ANAHEIM -- After his first grand slam lifted the Angels to a 10-8 comeback win over the A's on Wednesday, Cliff Pennington took time to relish the moment, but he still did not view his performance as the best offensive showing among his teammates. In his eyes, it was third,
ANAHEIM -- After his first grand slam lifted the Angels to a 10-8 comeback win over the A's on Wednesday, Cliff Pennington took time to relish the moment, but he still did not view his performance as the best offensive showing among his teammates. In his eyes, it was third, behind Michael Trout and Jose Pujols.
"I was actually joking with [Andrew] Heaney on the bench," Pennington said. "I was like, 'This is probably one of the games that you can put in the top 10 of your career, you hit a go-ahead grand slam. And there's two guys in this game who had better days.'"
While Pennington produced the game-winning hit in the seventh inning, Trout and Pujols did the bulk of the damage for the Angels, combining to score seven of the club's 10 runs. Trout, who returned to the starting lineup after missing two games with neck stiffness, went 4-for-4 with a walk and fell a double shy of the cycle. Pujols drove in four runs behind the 611th and 612th home runs of his career, tying Jim Thome for seventh on the all-time list.
"They do it all the time," Pennington said. "That's what they do."
In the first inning, Trout crushed a 444-foot solo home run off A's right-hander Kendall Graveman to give the Angels an early 1-0 lead and snap his 17 at-bat hitless streak, one of the longest droughts of his career.
"I was obviously missing some pitches before that, but I just relaxed a little bit tonight and didn't try to do too much," Trout said.
In his next at-bat in the third, Trout worked a one-out walk to set up Pujols' 20th home run of the season, a two-run shot to right-center field that pushed the Angels' lead to 3-0. With the blast, the 37-year-old slugger became the third player to ever tally at least 20 homers in 16 of his first 17 seasons, joining Hank Aaron and Willie Mays.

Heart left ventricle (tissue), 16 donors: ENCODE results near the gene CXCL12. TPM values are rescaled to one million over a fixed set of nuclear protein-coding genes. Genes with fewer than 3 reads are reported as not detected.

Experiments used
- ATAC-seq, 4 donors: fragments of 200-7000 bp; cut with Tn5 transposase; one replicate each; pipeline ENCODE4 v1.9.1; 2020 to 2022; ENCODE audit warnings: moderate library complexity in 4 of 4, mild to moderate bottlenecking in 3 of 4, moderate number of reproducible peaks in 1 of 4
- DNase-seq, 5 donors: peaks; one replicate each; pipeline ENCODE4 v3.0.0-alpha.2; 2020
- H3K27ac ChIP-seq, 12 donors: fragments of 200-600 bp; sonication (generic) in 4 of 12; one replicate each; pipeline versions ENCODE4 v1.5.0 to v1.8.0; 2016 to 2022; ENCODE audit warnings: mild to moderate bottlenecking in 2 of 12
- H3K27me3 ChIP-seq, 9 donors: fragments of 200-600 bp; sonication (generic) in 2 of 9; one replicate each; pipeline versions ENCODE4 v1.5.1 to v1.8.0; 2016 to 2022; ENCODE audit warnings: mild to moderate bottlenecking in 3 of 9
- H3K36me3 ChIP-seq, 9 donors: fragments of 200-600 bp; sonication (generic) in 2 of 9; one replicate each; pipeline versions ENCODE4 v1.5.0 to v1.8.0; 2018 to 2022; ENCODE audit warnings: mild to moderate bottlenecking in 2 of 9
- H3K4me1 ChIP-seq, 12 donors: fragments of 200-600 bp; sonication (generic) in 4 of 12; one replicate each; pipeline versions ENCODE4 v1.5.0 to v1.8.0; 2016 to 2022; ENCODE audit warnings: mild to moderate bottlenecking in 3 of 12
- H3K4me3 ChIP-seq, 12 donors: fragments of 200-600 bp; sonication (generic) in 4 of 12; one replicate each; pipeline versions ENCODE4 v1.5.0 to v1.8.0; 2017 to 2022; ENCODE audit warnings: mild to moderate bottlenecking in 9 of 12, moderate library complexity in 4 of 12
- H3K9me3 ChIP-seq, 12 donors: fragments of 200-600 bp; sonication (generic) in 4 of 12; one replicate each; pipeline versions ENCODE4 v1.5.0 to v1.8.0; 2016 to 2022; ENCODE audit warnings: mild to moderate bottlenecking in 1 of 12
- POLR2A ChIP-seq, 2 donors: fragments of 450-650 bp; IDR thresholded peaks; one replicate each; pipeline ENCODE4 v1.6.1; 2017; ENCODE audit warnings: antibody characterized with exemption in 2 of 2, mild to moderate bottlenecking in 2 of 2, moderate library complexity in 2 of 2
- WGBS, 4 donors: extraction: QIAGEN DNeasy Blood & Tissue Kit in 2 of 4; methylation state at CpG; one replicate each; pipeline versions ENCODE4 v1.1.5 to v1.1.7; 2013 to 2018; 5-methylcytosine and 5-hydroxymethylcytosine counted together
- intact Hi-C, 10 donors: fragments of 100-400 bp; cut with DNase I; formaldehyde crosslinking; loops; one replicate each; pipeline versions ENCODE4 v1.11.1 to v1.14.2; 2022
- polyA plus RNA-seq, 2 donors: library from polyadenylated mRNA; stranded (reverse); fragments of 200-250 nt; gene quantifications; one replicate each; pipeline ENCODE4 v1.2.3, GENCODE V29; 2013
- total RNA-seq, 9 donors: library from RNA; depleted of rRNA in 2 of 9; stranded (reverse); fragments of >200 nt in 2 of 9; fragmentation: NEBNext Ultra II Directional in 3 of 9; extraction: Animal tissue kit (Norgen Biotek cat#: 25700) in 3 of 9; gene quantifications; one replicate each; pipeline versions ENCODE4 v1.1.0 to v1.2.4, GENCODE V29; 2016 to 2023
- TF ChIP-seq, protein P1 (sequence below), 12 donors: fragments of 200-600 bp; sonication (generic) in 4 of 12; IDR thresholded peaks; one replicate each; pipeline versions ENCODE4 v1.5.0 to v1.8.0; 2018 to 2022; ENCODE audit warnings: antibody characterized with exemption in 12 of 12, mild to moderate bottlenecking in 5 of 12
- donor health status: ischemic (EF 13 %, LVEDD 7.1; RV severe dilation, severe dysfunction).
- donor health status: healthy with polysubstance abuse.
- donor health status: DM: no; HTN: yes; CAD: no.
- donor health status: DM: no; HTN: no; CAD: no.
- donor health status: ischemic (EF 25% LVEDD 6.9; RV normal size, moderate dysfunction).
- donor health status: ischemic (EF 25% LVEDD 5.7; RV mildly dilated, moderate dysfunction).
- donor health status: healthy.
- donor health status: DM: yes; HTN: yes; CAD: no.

After Trout tripled in the fifth, Pujols struck again, launching another two-run homer to center field to collect his 1,900th career RBI and cut the A's lead to 8-5.
"Every night it feels like he passes somebody," Trout said. "It's pretty incredible. You look up there and see 1,900 RBIs, it's special to be a part of. I love it every time I look up there. It seems like every night he breaks a record."
While manager Mike Scioscia was pleased with the production from the Trout-Pujols tandem, he said he was more encouraged to see contributions from the entire Angels' lineup, which helped keep the club within one game of the Twins for the second American League Wild Card spot.
"Those guys had a great night," Scioscia said. "They're really important to us, no doubt about it, but we need to be more than them, and hopefully we will."
Maria Guardado covers the Angels for MLB.com.